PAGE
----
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Discussion Starter · #1 · (Edited)
Hi everyone,

I'm currently in the process of restoring a vintage 1950/1960's era Torpado.
I need help trying to figure out what derailleur components go on this frame as i have trouble figuring this one out.

The frame only has one right side braze on hole for a downtube shifter (nothing on the left side)
the bottom cable guide has 2 holes, one pointing towards the rear derailleur and the other pointing upwards towards the braze on mount for the front derailleur.

The idea of this being a 5 speed is canceled out by the need for a front derailleur
if this is for a 10 speed, what shifter would control the front derailleur?
My thoughts would be a Simplex double control levers / shifters for JUY 53 (but is this accurate or period correct for a Torpado?)
or a 5 speed single shifter with a front derailleur that is manual or lever controlled (but then why a cable guide pointing towards the front derailleur braze on?)


pictures are attached to better visualize this puzzle

thanks in advance for any input
 

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You got me on that front cable guide. Is that the rear cable guide right below it? Nice looking top of the line chromed frame. Do you have the proper crank for that BB spindle, wheels, handlebars, pedals, saddle? There's aftermarket stuff out there that would look period correct.

This bike is before my time. I got into cycling in the late '70s and saw Torpado brand, but knew it only as a less hip pretender competing with Colnago, Cinelli, Austro Daimler, Bianchi, Ciocc, Pinarello, and oh yeah, Raleigh. Nimble, athletic "fast touring" bikes that were fun to ride. Torpado disappeared from the US market by the mid eighties, so I don't know much. We used to call them Torpedoes.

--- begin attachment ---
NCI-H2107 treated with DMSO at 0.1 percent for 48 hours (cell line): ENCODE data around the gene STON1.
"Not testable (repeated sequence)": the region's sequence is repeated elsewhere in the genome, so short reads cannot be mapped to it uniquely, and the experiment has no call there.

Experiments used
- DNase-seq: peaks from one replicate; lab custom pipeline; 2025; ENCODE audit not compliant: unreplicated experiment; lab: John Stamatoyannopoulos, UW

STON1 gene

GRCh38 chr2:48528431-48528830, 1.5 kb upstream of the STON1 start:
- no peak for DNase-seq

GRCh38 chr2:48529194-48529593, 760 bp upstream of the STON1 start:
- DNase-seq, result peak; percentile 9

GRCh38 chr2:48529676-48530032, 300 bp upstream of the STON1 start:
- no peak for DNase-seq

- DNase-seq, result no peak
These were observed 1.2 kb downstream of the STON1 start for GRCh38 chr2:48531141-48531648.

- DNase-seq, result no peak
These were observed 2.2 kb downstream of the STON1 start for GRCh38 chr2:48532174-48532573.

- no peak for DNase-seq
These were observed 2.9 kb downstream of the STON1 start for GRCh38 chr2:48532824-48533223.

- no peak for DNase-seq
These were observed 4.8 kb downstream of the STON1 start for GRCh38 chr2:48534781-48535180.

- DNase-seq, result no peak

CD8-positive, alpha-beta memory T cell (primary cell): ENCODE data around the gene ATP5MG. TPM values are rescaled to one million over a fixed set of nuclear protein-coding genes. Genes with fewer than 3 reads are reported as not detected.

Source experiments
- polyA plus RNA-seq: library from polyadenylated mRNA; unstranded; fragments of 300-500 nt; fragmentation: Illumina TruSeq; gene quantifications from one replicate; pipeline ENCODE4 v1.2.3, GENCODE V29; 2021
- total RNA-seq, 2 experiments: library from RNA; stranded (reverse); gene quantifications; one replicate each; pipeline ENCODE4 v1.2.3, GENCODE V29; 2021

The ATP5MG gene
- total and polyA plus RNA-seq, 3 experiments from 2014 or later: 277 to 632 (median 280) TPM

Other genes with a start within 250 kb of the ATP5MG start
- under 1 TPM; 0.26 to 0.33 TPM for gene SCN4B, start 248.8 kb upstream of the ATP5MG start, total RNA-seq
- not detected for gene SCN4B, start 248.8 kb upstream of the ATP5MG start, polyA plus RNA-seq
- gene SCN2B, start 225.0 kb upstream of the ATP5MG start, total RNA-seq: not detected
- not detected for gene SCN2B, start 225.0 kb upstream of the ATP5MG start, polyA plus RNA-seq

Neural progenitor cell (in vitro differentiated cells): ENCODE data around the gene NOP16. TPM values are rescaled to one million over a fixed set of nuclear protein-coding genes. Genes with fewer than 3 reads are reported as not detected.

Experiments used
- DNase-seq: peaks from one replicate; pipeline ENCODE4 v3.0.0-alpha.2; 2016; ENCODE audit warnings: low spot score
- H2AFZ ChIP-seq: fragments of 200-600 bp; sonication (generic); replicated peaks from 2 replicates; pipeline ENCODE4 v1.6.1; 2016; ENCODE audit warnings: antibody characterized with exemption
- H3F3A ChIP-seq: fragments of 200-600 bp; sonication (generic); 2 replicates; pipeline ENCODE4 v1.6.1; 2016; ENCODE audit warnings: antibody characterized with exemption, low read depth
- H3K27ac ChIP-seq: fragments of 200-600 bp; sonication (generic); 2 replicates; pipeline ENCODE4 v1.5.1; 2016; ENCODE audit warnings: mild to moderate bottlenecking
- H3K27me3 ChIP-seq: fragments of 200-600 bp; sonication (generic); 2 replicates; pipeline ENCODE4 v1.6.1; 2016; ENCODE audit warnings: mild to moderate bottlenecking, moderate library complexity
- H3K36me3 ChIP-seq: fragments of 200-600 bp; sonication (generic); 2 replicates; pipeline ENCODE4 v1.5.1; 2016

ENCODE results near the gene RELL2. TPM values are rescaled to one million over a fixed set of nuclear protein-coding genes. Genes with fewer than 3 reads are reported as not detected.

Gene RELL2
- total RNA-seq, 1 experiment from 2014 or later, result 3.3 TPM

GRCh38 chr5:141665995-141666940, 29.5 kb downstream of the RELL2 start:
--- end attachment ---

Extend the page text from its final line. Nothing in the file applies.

There's surely someone out there who knows the history of the brand and what would be period correct. You could set it up with the components pictured if it works and go with it. Beautiful frame, nice ride! Build aluminum rims onto a 32 spoke hub that matches the dropout spacing, probably 120 mm, and go with a 5 speed freewheel worked seamlessly by a single friction shifter, and a medium cage rear derailleur that handles the low gears you prefer, maybe up to 28 teeth. Enquire if the derailleur stop screws will adjust to the considerably narrower girth of only 5 gears in lieu of current 10 and 11 speeds.

Hey, that picture labeled Campy looks like and old seat tube mounted shifter. Could it be a holdover from before down tube shifters? The shape of that cable guide and lack of a left side down tube braze on give two clues. Pictures and more information would help a lot. Good luck! Have fun with it!
 

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Hi everyone,

I'm currently in the process of restoring a vintage 1950/1960's era Torpado.
Can't really help, but you might post this on BikeForum's C&V page -- there's some real expertise there.

That said, braze-ons probably indicate 50's rather than 60's (they would come back in the 80's when folks figured out they didn't really weaken the frame). So would the single dt lug for the JUY53. But if the chrome is not original who knows what might have been added (braze on, cable guide) or removed (dt boss) before refinishing.

AFAIK -- which isn't much -- the Campag 1011 only came as a clamp on. But there were similar Simplex rod actuated FDs that took a braze on, so maybe there were also braze on cable actuated FDs, which would work if the bike originally had the single sided double shifter.

If you have a frame S/N, post it on BF C&V -- odds are that someone will know.

"as a less hip pretender competing with Colnago, Cinelli, Austro Daimler, Bianchi, Ciocc, Pinarello, and oh yeah, Raleigh."